Of course, any class about St. Patrick’s Day has to talk about shamrocks. We talked about how clovers are considered to be lucky, and then we talked more about what it means to be “lucky,” or “幸运的.” I’ve never been a big fan of the word “lucky,” but as it was St. Patrick’s Day and since luck is a popular Chinese concept, I decided to roll with it. I asked the students, “Are you lucky?” A few responded, “No,” because they were thinking that lucky people were music stars, champion athletes, or billionaires. But I let them think a little deeper. Within a few seconds of silence, the students began to answer differently: “Yes, I am lucky!”
“Why?” I asked them. This time, they didn’t have to stop and think before answering. One girl said, “I’m lucky because I have a happy family.” Another boy responded, “I’m lucky because I can go to school.” Still more answered that they were lucky because they had good teachers, many friends, and enough food.
We moved into the next part of our clover activity. Taking some green paper, each student cut out their own clover with three big leaves. Then, on each leaf, they wrote one sentence about why they are lucky. As they happily worked on their craft, many students raised their hands and asked for help writing the English words they needed. One boy needed the English translation for the word “limbs,” because he wanted to write, “I’m lucky because I have four limbs.” After they had written on their clover, they all stuck them on a big paper in the shape of a giant clover.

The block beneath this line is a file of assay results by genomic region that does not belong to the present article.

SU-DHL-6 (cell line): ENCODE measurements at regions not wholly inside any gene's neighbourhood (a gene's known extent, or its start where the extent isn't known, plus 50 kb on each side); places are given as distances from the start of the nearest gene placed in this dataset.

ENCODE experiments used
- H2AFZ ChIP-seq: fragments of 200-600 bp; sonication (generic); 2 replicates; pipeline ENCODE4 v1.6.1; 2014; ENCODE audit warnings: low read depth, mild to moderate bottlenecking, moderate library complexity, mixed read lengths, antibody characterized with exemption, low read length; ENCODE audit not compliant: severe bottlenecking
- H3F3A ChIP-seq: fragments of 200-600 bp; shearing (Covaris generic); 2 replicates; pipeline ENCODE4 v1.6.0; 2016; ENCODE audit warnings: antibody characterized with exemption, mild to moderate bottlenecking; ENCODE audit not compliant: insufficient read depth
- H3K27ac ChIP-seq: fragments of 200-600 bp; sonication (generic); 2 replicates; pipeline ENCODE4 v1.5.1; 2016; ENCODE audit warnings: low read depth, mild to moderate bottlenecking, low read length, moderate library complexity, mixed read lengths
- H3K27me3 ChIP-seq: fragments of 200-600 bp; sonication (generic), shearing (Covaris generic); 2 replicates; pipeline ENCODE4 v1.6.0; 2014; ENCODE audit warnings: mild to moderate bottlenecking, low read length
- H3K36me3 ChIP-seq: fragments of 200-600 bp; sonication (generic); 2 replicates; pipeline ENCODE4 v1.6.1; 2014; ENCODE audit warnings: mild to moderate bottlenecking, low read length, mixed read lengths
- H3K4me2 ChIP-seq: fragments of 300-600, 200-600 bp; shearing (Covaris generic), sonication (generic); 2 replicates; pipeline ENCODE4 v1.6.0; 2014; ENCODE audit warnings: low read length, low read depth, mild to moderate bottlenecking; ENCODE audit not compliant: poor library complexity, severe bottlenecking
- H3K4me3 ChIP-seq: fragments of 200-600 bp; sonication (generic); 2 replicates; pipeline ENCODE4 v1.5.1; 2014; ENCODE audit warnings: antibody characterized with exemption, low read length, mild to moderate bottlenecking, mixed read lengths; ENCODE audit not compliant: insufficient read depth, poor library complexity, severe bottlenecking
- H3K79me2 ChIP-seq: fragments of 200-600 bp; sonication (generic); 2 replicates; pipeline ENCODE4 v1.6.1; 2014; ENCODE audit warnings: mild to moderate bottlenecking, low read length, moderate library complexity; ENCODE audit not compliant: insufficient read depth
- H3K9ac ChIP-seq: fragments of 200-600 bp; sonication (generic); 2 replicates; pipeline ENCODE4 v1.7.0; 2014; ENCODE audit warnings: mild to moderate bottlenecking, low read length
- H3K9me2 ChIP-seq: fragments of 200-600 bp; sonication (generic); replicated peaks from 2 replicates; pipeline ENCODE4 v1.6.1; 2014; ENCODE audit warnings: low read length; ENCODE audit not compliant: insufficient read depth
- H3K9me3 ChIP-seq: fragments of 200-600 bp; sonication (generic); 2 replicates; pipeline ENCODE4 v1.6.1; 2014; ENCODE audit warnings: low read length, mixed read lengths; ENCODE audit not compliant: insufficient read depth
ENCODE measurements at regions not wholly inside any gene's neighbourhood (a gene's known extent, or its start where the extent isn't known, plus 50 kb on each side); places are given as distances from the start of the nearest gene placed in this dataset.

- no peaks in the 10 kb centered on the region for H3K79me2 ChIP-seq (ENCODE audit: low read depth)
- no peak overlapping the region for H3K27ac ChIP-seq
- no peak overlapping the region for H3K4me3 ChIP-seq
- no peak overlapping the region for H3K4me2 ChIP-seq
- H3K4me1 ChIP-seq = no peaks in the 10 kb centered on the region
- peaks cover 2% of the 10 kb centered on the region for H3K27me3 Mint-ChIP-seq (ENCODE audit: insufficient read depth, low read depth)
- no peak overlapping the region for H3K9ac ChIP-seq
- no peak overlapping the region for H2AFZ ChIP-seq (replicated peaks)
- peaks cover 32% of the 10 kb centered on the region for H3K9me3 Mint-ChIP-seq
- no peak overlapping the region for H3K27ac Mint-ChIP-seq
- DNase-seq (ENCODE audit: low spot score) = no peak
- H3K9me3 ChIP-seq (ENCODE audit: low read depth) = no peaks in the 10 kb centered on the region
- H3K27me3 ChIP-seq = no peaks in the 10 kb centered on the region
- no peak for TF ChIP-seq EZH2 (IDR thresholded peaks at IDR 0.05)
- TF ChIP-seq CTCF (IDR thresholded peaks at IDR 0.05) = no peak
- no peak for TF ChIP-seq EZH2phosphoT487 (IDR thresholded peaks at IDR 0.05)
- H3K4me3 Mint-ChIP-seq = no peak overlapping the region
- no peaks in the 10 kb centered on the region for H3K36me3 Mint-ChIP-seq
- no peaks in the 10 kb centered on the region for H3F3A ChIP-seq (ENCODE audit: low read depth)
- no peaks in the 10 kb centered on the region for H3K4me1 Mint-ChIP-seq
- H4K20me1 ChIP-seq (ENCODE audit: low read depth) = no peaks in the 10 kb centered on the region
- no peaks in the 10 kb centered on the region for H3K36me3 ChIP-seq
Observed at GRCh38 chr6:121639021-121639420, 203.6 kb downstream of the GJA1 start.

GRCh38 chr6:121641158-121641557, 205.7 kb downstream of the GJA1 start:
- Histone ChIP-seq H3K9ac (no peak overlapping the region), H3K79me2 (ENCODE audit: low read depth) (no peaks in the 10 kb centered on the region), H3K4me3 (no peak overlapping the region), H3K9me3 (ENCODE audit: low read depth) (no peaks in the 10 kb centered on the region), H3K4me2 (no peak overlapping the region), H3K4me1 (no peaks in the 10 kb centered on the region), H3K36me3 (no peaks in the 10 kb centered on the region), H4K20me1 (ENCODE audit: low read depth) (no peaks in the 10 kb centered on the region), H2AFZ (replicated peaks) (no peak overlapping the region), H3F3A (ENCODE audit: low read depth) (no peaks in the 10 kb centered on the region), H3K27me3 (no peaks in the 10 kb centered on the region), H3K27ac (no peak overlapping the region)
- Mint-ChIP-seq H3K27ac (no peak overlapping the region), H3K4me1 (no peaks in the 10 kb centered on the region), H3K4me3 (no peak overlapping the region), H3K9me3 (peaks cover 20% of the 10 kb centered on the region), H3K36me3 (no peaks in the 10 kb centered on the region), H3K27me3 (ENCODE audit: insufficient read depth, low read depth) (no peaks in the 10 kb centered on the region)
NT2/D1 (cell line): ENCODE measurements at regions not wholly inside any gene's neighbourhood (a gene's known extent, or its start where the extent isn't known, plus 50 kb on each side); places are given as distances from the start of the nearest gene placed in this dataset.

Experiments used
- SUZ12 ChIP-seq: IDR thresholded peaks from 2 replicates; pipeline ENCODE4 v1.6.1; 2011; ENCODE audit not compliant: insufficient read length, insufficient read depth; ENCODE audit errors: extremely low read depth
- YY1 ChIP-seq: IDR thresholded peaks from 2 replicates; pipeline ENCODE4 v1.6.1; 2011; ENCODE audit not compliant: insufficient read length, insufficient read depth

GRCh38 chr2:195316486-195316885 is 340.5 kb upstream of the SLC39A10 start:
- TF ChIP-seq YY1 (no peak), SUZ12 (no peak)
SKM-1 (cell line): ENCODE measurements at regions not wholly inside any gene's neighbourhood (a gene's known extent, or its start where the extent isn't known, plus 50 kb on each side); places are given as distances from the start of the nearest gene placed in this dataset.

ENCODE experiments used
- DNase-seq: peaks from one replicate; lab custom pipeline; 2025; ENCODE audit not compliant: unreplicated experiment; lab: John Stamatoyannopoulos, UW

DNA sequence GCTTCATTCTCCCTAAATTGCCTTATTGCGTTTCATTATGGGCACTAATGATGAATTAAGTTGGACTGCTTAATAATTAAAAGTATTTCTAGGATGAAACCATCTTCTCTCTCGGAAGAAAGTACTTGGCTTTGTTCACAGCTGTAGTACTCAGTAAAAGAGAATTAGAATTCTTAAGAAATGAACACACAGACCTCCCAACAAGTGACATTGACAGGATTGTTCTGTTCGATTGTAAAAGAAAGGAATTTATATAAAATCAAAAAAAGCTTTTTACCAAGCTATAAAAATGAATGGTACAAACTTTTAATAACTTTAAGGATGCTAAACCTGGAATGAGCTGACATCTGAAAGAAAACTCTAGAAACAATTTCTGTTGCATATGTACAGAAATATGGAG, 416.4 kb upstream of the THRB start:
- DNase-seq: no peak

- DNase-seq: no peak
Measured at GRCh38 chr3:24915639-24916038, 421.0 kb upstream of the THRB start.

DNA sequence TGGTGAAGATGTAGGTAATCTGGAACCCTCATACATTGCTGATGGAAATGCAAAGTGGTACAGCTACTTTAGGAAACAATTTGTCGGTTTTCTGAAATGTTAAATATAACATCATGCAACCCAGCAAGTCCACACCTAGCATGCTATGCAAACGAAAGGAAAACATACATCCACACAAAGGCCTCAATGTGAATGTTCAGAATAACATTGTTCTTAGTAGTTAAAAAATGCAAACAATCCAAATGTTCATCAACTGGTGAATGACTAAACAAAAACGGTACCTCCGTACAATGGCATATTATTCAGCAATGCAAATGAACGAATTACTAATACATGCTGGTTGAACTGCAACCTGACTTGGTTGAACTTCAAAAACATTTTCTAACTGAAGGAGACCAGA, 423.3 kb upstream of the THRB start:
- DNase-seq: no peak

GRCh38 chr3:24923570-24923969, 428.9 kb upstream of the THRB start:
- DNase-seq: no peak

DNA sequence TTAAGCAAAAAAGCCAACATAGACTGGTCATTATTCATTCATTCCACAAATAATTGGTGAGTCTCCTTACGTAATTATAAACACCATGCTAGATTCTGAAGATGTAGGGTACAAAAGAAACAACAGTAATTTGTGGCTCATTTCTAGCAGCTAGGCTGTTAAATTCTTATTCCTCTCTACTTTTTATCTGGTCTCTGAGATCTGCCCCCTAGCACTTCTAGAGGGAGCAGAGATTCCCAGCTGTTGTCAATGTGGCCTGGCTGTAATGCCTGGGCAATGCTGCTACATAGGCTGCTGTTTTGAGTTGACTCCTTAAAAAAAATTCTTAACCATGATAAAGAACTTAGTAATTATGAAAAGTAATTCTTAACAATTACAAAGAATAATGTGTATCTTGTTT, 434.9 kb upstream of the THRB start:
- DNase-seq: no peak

This St. Patrick’s Day, we all thought about just how lucky/blessed we really are. In every life, there are so many things to be thankful for. There are “small” things like beautiful weather, breathable air, laughter with friends, or a piano in the corner. And there are big things too: the people around me, the people far away, the dear places I live, and the One who loves me so much that He keeps blessing me more. I’m lucky indeed!